16 Calculate the amount of product each reactant would produce

17 Two Calculations Calculate the amount of product each reactant would produce In this case convert grams of O 2 to grams of H 2 O

18 Two Calculations Calculate the amount of product each reactant would produce In this case convert grams of O 2 to grams of H 2 O Then convert grams of H 2 to grams of H 2 O

19 Two Calculations Calculate the amount of product each reactant would produce In this case convert grams of O 2 to grams of H 2 O Then convert grams of H 2 to grams of H 2 O Whichever will produce the least amount of water will be the limiting reactant

20 calculation for 24 grams of O 2 24 g O 2 2 H 2 O18.0 g mol g mol -1 1 O 2 = 27 g of H 2 O

21 calculation for 24 grams of O 2 24 g O 2 2 H 2 O18.0 g mol g mol -1 1 O 2 = 27 g of H 2 O calculation for 5.0 grams of H 2 5 g H 2 2 H 2 O18.0 g mol g mol -1 2 H 2 = 45 g of H 2 O

22 calculation for 24 grams of O 2 24 g O 2 2 H 2 O18.0 g mol g mol -1 1 O 2 = 27 g of H 2 O calculation for 5.0 grams of H 2 5 g H 2 2 H 2 O18.0 g mol g mol -1 2 H 2 = 45 g of H 2 O O 2 is the LIMITING REACTANT and determines the amount of product H 2 is the EXCESS REACTANT (some would be left over)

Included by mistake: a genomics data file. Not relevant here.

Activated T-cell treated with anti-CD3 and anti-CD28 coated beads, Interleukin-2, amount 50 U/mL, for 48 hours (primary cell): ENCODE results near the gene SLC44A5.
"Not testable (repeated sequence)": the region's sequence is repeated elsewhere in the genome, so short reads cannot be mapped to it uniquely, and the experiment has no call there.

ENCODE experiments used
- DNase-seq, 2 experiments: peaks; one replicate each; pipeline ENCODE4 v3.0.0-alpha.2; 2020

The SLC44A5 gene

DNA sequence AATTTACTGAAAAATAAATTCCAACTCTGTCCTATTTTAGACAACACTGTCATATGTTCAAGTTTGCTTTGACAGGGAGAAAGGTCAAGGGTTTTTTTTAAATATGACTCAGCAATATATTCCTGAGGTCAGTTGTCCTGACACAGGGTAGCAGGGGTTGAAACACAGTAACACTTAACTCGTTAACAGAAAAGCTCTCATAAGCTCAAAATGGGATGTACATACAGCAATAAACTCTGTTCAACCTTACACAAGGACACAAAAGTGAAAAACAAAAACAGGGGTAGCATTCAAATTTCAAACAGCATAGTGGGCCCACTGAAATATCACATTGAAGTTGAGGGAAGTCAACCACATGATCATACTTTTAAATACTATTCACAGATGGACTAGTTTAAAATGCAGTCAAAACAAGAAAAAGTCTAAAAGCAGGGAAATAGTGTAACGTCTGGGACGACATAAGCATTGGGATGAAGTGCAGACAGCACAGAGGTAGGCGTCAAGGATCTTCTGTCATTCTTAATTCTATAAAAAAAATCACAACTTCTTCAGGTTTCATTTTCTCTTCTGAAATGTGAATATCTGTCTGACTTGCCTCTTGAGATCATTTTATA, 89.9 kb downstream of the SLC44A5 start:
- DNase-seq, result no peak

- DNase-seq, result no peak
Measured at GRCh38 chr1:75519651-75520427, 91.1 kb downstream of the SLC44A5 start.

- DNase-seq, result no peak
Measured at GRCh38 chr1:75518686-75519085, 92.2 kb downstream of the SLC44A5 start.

23 How much hydrogen gas would be left over? To calculate, first determine how much reacts with all of the oxygen

24 How much hydrogen gas would be left over? To calculate, first determine how much reacts with all of the oxygen given 24 grams of O 2 24 g O 2 2 H g mol g mol -1 1 O 2 = 3.0 g of H g of H 2 reacts so

25 How much hydrogen gas would be left over? To calculate, first determine how much reacts with all of the oxygen given 24 grams of O 2 24 g O 2 2 H g mol g mol -1 1 O 2 = 3.0 g of H g of H 2 reacts so 5.0 g – 3.0 g = 2.0 g of hydrogen remains

26 Re-Cap What steps do you take to convert the mass of one substance to the mass of another in a chemical reaction? What steps do you take to determine which substance will be the limiting reactant in a reaction?

27 Percent Yield 2 AuCl 3 +3 Pb  3 PbCl Au Enoch the Red, an alchemist, wants to try to turn lead into gold (which you can’t do chemically). He finds that mixing lead with an unidentified compound (gold III chloride) actually produces small amounts of gold. The reaction is as follows: